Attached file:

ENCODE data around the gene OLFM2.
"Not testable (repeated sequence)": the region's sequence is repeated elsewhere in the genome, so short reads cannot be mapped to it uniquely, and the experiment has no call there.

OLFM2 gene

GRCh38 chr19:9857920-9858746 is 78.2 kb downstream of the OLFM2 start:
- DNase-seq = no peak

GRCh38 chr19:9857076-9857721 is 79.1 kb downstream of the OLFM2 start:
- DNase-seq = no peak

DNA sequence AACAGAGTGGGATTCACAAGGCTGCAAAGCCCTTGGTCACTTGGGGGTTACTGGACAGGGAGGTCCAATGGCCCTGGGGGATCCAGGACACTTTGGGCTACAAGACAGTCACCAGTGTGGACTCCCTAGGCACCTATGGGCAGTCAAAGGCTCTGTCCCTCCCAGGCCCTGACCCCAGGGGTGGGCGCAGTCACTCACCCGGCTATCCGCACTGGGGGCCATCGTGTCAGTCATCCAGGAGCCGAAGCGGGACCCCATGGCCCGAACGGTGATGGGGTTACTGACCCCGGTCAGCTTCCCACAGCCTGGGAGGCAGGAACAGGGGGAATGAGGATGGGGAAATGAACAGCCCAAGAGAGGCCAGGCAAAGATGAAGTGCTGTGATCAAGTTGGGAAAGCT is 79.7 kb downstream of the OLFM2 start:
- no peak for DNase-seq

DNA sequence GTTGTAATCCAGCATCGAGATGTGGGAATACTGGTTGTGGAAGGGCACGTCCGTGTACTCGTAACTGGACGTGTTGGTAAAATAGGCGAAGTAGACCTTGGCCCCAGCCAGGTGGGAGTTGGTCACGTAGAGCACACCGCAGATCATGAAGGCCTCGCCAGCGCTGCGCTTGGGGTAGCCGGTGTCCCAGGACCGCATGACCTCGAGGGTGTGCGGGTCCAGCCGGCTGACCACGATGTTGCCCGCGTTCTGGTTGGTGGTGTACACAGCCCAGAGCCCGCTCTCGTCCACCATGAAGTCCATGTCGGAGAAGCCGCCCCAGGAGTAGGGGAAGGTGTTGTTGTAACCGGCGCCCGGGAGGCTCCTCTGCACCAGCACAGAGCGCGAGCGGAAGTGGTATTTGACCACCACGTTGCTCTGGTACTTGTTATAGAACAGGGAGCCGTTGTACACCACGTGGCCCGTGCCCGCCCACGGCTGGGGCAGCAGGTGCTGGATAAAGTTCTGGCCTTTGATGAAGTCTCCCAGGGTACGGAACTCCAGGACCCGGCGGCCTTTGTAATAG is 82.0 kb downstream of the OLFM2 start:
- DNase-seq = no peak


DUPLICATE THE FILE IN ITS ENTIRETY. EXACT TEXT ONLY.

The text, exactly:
ENCODE data around the gene OLFM2.
"Not testable (repeated sequence)": the region's sequence is repeated elsewhere in the genome, so short reads cannot be mapped to it uniquely, and the experiment has no call there.

OLFM2 gene

GRCh38 chr19:9857920-9858746 is 78.2 kb downstream of the OLFM2 start:
- DNase-seq = no peak

GRCh38 chr19:9857076-9857721 is 79.1 kb downstream of the OLFM2 start:
- DNase-seq = no peak

DNA sequence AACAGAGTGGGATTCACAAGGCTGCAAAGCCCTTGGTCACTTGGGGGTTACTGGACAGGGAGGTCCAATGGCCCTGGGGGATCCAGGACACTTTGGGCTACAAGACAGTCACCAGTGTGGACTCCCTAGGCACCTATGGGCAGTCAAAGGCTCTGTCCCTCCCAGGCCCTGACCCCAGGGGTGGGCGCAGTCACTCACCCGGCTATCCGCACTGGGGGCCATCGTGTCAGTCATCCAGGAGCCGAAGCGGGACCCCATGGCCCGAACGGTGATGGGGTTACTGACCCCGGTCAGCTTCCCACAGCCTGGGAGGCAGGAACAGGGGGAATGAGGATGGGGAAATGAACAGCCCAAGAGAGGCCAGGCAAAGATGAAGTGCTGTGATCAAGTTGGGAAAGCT is 79.7 kb downstream of the OLFM2 start:
- no peak for DNase-seq

DNA sequence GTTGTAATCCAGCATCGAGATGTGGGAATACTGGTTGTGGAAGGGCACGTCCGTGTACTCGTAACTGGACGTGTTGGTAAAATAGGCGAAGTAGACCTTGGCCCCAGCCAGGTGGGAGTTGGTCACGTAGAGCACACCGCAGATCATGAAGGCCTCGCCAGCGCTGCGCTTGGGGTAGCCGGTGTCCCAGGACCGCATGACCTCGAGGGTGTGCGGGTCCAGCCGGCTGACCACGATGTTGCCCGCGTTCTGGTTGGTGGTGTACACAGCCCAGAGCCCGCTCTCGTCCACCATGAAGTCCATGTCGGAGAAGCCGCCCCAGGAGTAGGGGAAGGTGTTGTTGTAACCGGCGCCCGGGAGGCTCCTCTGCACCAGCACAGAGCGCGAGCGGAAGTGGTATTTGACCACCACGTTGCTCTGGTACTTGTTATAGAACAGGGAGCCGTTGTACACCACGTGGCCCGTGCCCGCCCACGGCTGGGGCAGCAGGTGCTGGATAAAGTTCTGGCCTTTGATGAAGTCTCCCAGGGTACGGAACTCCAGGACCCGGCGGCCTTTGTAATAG is 82.0 kb downstream of the OLFM2 start:
- DNase-seq = no peak